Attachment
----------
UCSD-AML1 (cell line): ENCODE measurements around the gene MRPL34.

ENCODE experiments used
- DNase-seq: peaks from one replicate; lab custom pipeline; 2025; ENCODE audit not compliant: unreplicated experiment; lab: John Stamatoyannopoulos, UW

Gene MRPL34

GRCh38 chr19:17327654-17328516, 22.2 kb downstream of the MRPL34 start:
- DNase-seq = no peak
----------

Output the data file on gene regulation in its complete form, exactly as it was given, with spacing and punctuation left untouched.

UCSD-AML1 (cell line): ENCODE measurements around the gene MRPL34.

ENCODE experiments used
- DNase-seq: peaks from one replicate; lab custom pipeline; 2025; ENCODE audit not compliant: unreplicated experiment; lab: John Stamatoyannopoulos, UW

Gene MRPL34

GRCh38 chr19:17327654-17328516, 22.2 kb downstream of the MRPL34 start:
- DNase-seq = no peak